I was born in Cheyenne, Wyoming on July 17, 1923. When I was around four years old, my father decided to move the family to 713 4 1/2 Street,S.W.Washington,D.C. The residence we moved into,was being vacated by Reverend Yoelson, father of the famous stage and movie entertainer, Al Jolson.My family members were my father and mother, sister Sarah, and brothers Phil and Sam. My Dad placed a sign in his front window,that advertised his profession–A.ROSEN - SHOCHET AND MOHEL FROM ,(JERUSALEM). A Shochet prepared chickens and other poultry to be kosher,by slaughtering the poultry in a prescribed manner with a special knife (CHALEV),and letting all the blood drain into a bucket.A MOHEL was trained to circumcize little boys.The going rate to slaughter chickens was 15 cents which included the plucking of all the feathers,and circumcision charges were on the average,$10.00, and possibly $25.00 if the new comer’s Dad had a more lucrative profession.
Our Brick home with its black iron steps,and small porch,was very visible to the neighborhood, because the majority of the neighboring residents operated small stores,usually living in the back or over their business.
On our extreme left,was Sam Hyatt’s barber shop,haircuts costing 25 cents,(about 60 times less expensive than today’s average price for a man’s hair cut, being around $15.00. On our right there was a Mr. Miller, operating a sheet metal store,(his family living in the back of the store).Later a Mr. Friedman occupied the premises as a shoe repair shop. I remember that his son Albert, always wore a cleanly pressed dress shirt.There was a Sanitary grocery store,on the corner of 4th and G Street,SW,that later became a Safeway,not yet offerering self service for the sale of its products.Across the street on the south east corner of 4th and G Street,SW.,a Mr. Sherman operated a liquor store, and provided a radio with a loud speaker to broadcast all the boxing matches of champ Joe Louis-(Many SW residents did not own radios).In the middle of the same block was a fairly large hardware store, that displayed small moving trains. In later years, when the entire SW neighborhood underwent redevelopment, Schnieiders Hardware protested their order to move from its location, all the way up to the Supreme Court, but unfortunately, everyone had to move on to other locations. In later years 4 1/2 Street,SW, became just plain 4th Street,SW.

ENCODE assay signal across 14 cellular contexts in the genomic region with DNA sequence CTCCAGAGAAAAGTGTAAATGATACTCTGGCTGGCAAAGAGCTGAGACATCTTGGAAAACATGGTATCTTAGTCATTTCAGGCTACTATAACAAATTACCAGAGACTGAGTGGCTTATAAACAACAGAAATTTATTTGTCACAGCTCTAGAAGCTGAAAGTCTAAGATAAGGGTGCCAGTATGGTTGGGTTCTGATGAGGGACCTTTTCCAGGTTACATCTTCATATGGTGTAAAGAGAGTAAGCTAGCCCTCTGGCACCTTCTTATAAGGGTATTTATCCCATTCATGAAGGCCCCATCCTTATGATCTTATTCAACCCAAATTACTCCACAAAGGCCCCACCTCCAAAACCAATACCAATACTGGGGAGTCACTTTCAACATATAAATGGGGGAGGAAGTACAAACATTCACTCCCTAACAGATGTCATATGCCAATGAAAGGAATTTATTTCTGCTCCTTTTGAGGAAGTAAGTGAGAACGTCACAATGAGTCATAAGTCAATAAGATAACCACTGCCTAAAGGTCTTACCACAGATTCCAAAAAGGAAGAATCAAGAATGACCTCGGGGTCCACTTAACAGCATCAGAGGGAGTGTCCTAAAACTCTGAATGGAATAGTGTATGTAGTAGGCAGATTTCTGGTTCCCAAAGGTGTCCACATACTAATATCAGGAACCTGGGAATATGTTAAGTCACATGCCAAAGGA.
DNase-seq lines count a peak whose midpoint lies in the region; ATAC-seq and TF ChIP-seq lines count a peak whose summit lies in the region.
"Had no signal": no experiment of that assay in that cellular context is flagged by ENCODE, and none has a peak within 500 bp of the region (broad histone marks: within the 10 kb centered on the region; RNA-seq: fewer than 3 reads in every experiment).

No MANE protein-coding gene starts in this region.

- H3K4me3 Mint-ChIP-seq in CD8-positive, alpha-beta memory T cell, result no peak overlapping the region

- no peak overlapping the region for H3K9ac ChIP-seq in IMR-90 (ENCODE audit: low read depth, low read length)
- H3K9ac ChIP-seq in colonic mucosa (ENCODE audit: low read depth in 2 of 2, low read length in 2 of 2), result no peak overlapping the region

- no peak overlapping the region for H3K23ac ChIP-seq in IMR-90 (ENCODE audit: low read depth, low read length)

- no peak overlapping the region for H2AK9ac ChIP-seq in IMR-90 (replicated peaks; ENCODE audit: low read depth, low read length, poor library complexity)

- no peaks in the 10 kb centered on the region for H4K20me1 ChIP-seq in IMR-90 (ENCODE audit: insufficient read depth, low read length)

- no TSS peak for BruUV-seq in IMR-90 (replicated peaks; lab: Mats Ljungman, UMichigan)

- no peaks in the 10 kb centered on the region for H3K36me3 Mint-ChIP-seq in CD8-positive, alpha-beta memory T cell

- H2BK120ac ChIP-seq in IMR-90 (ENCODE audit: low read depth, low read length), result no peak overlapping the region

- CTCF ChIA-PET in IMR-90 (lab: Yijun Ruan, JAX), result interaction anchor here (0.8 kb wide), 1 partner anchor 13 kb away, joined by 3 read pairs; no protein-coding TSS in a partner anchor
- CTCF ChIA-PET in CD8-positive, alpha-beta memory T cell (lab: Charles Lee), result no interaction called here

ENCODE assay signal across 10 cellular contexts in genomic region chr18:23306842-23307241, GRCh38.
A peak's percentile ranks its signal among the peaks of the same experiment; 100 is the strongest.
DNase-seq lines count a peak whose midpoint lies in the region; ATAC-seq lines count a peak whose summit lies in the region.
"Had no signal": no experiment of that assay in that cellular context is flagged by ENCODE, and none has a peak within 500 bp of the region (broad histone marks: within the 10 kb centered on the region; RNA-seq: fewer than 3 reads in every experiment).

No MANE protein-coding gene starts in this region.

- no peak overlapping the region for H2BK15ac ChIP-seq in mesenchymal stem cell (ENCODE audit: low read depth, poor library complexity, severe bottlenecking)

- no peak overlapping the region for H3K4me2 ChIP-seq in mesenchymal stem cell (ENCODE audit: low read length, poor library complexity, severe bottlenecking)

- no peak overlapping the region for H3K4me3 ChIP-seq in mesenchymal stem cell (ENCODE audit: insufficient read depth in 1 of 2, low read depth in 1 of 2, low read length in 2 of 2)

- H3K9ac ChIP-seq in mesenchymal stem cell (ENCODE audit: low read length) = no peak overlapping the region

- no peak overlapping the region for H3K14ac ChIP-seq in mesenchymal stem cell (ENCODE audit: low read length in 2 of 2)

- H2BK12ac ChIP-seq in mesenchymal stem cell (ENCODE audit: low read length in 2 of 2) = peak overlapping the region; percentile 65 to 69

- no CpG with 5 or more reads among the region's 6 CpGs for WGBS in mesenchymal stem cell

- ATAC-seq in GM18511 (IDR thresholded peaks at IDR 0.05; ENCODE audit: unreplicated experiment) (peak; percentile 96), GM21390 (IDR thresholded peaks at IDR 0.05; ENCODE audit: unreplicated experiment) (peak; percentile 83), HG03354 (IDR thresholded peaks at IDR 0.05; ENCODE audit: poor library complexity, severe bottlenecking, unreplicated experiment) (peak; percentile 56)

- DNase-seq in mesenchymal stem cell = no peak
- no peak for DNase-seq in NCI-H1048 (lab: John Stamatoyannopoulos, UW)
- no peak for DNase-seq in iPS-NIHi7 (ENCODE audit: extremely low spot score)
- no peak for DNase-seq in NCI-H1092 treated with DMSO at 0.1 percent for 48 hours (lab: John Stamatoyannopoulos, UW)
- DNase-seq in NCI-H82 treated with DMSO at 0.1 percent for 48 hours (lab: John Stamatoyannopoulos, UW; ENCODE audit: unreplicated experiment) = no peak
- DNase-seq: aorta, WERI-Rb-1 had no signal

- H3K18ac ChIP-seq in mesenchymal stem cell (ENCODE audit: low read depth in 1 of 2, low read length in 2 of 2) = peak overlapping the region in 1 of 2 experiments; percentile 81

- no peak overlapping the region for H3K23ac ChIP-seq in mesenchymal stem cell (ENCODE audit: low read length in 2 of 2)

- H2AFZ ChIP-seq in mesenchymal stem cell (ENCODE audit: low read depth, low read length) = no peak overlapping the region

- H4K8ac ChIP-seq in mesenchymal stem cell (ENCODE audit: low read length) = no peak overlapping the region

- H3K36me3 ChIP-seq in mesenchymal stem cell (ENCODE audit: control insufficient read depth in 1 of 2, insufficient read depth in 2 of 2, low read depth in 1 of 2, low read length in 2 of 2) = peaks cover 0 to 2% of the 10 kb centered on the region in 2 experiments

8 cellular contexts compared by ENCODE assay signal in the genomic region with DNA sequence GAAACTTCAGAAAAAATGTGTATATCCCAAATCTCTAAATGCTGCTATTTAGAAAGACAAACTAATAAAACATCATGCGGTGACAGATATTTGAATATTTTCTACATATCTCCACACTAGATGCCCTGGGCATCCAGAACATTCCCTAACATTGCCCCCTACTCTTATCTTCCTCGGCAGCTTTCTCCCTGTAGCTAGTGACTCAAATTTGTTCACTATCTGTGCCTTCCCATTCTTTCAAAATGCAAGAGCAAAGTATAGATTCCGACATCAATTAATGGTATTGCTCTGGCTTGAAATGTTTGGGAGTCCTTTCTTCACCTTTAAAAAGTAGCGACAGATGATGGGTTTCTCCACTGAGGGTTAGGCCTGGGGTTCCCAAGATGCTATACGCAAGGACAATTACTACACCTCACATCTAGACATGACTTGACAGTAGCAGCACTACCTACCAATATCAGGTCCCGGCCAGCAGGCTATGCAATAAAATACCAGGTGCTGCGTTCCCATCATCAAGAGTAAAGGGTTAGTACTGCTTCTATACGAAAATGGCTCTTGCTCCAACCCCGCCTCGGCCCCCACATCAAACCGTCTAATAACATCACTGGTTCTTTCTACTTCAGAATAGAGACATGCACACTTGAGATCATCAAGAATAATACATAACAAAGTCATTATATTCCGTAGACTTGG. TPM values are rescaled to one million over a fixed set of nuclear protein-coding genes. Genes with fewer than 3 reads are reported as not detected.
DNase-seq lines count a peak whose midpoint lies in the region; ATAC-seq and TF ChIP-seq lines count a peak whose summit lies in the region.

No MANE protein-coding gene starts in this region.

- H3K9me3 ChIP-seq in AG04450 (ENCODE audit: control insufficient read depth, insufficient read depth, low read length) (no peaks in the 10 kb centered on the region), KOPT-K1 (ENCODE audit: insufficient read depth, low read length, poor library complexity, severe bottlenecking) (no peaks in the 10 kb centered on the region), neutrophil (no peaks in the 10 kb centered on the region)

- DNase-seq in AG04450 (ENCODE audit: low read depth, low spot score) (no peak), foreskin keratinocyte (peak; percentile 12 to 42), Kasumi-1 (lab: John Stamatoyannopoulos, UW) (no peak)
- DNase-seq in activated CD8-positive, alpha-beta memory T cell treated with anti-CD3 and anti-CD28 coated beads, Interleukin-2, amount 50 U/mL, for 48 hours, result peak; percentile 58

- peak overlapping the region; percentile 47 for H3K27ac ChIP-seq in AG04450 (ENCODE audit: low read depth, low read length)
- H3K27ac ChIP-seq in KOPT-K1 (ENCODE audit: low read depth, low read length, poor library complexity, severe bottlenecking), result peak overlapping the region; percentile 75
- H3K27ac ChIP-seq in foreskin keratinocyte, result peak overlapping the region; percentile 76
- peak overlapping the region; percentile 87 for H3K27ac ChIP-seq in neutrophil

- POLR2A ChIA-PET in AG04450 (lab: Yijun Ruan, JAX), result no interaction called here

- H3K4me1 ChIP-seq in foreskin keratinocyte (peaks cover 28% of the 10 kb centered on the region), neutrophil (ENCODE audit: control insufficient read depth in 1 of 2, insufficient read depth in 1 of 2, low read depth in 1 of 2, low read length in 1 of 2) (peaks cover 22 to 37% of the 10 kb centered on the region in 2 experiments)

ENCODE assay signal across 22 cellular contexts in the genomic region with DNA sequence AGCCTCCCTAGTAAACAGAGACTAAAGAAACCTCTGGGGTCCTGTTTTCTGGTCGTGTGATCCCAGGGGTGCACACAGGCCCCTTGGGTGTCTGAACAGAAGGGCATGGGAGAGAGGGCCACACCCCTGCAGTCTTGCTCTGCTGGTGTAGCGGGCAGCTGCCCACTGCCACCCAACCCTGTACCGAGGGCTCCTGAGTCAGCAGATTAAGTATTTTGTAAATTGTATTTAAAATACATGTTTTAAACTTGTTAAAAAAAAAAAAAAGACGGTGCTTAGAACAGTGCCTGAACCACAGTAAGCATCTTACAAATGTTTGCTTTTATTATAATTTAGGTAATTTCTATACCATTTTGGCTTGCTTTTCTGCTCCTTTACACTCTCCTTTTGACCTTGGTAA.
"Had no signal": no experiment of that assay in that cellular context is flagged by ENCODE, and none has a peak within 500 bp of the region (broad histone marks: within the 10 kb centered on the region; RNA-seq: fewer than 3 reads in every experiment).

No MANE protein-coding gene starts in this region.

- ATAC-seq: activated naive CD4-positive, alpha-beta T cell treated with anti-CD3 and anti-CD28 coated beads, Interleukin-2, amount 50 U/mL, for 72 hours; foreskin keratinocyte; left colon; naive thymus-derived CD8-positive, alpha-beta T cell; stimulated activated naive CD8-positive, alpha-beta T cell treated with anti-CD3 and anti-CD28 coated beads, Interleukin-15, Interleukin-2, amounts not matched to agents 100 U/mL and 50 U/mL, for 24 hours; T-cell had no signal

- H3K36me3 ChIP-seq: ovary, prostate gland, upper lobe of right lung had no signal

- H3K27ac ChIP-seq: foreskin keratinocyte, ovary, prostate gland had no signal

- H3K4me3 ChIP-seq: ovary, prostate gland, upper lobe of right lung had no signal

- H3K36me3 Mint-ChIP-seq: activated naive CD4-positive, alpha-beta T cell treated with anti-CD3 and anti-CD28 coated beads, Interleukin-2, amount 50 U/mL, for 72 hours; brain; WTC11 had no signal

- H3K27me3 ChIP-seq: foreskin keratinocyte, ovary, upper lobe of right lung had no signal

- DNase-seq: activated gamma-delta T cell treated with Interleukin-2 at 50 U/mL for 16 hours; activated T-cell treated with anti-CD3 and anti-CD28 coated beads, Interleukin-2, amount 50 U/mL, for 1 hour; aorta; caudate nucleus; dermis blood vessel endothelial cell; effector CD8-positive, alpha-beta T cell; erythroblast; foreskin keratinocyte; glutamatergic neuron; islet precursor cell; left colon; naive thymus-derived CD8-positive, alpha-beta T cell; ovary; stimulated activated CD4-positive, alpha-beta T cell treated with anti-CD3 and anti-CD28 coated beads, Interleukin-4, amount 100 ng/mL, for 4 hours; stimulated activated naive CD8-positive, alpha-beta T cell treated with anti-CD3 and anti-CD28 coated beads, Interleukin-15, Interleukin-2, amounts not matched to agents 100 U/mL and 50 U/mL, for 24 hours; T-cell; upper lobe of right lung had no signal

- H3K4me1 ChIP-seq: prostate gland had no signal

Through out the SW neighborhood, incoming residents established small grocery stores on just about every corner,again living in the back or upstairs of the location.
My mother and sister assisted my Dad, by opening the chickens,and sometimes plucking the feathers. I provided the delivery service most of the time.In addition to his regular duties, my father also taught the Jewish kids,hebrew prayers,and prepared them for their special prayers on their bar mitzva days.
A synagogue was established at 467 E Street,SW,and again my Dad kept busy acting as a recording secretary (transcribing minutes in the Yiddish language),also chanting the weekly prayers from the Torahs (hand written hebrew scrolls).
The synagogue, called Congregation Talmud torah ,was beautiful,but was demolished during the 50′s when the entire neighborhood was redeveloped.At a later date, the synagogue merged with another house of prayer called Ohev Sholom,temporarily moved to some different locations,and finally built a beautiful sanctuary at 16th and Jonquil Street,N.W.,that today enjoys a large membership for its surrounding neighbors, under the direction of a young busy Rabbi,called Rabbi Shmuel Herzfeld. The SW neighborhood continues to grow, establishing new retail stores, as well as new modern office buildings.
I do recall that little crime existed as I grew up,and both black and white SW residents all lived in peace.
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